IRG: Some Customers Being Paid

IRG: Some Customers Being Paid
A spokesman affiliated with says certain customers of subsidiary International Racing Group have received funds owed by the off-shore rebate shop, which is part of an investigation being conducted by the federal government.

Youbet spokesman Hud Englehart said Jan. 2 the advance deposit wagering company has been working with federal officials to see that “qualified” IRG customers are receiving funds from their accounts.

IRG, which is estimated to have less than 200 customers, in early October had $1.5 million in three bank accounts seized by the U.S. government as part of the investigation, which also included an Oct. 4 search by federal agents of Youbet’s California headquarters in Woodland Hills.

In the weeks after the search, which was self-reported by Youbet to the U.S. Securities and Exchange Commission, IRG customers were told they could not have funds released to them. But that scenario has changed somewhat in recent days.

“Youbet and the federal government are working together to make sure qualified customers are receiving their funds,” Englehart said without elaborating.

Englehart said he didn’t know the exact number of customers who have been paid, nor if any of the paid customers are from Nevada, which is where the federal investigation is believed to be primarily focused. Youbet has said in an SEC filing that its part in the investigation involves “various records, including, among other things, business records of our IRG business related to the wagering activities of certain customers.”

The Oregon Racing Commission on Oct. 19 notified IRG that it intended to suspend its license to operate a wagering hub, in part because the seized bank accounts left the wagering entity in non-compliance with state regulations.

IRG appealed the commission’s decision to the Oregon Office of Administrative Hearings, an action which allowed the company to remain in operation pending the outcome. Englehart said the hearing has yet to be scheduled, a status ORC executive director Randy Evers also believes is correct.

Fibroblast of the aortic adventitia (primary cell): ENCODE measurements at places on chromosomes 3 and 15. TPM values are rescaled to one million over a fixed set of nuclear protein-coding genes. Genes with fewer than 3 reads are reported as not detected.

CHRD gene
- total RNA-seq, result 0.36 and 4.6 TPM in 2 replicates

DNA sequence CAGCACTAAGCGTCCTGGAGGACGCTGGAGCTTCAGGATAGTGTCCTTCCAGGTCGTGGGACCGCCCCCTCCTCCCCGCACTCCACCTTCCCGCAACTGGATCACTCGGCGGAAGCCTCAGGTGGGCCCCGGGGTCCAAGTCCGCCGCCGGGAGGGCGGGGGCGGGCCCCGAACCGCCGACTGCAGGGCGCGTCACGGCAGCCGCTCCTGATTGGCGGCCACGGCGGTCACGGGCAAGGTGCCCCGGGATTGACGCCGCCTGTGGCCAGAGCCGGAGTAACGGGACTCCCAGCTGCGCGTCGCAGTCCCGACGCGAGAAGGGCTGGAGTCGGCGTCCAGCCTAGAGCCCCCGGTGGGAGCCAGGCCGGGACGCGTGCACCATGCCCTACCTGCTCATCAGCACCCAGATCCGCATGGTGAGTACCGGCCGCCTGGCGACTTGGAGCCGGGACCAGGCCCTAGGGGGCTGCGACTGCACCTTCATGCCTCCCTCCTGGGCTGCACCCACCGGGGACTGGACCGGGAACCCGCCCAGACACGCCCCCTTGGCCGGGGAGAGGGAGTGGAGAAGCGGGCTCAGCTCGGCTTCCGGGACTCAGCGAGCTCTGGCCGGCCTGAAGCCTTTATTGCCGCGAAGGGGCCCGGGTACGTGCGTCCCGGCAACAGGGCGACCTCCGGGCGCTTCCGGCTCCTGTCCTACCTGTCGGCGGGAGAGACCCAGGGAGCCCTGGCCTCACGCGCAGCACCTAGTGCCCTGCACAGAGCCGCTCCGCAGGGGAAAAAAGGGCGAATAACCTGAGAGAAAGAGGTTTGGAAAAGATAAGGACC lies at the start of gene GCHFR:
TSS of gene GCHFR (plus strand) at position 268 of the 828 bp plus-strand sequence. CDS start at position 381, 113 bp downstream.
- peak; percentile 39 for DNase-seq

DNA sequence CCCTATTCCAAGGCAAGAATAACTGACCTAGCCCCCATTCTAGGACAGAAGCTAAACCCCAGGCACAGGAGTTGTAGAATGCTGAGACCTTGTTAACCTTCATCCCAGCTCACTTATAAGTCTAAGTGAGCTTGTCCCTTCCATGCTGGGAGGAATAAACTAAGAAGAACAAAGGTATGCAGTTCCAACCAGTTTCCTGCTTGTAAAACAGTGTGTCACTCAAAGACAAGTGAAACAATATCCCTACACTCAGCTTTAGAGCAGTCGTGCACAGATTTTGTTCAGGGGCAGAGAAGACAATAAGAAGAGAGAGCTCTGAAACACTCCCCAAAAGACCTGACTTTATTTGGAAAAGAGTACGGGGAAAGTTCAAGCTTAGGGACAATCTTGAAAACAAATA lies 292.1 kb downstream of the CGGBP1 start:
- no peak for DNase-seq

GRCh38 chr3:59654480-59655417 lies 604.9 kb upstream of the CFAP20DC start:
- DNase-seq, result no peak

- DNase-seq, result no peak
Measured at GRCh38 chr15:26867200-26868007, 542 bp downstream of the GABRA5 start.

"I can’t say anything other than we are still proceeding with the contested case hearing, which means that we are still proceeding with the intent to suspend the license," Evers said in a voice-mail message to The Blood-Horse. "It’s in the attorneys hands."

Englehart said a new bank account was quickly set up following the ORC’s intent-to-suspend announcement, but added IRG didn’t want to immediately finance the account until it knew money could safely be distributed to customers.

“We couldn’t fund it, because we weren’t sure if the federal government was going to seize it again,” he said. “We are now doing it in conjunction with attorneys.”

Minutes of a Nov. 15 ORC meeting released in late December noted an IRG-affiliated attorney appeared before the commission to provide an update on the situation. According to the minutes, attorney Aaron Murphy told the commission IRG had secured a “segregated” bank account approved by the Federal Deposit Insurance Corp. (FDIC), and that “legal customers (those not implicated in the investigation) were now able to access their funds and are being paid their requested full amount.”

During the Oct. 19 meeting with ORC commissioners, a official estimated the liability at the time to IRG customers was in the neighborhood of $3 million. The Oregon hub has handled more than $519 million in IRG wagers from the fourth quarter of 2005 through the third quarter of 2007, according to ORC data. Using the top-end estimate of 200 IRG customers, the annual wagering average over the two-year period is nearly $1.3 million per bettor.

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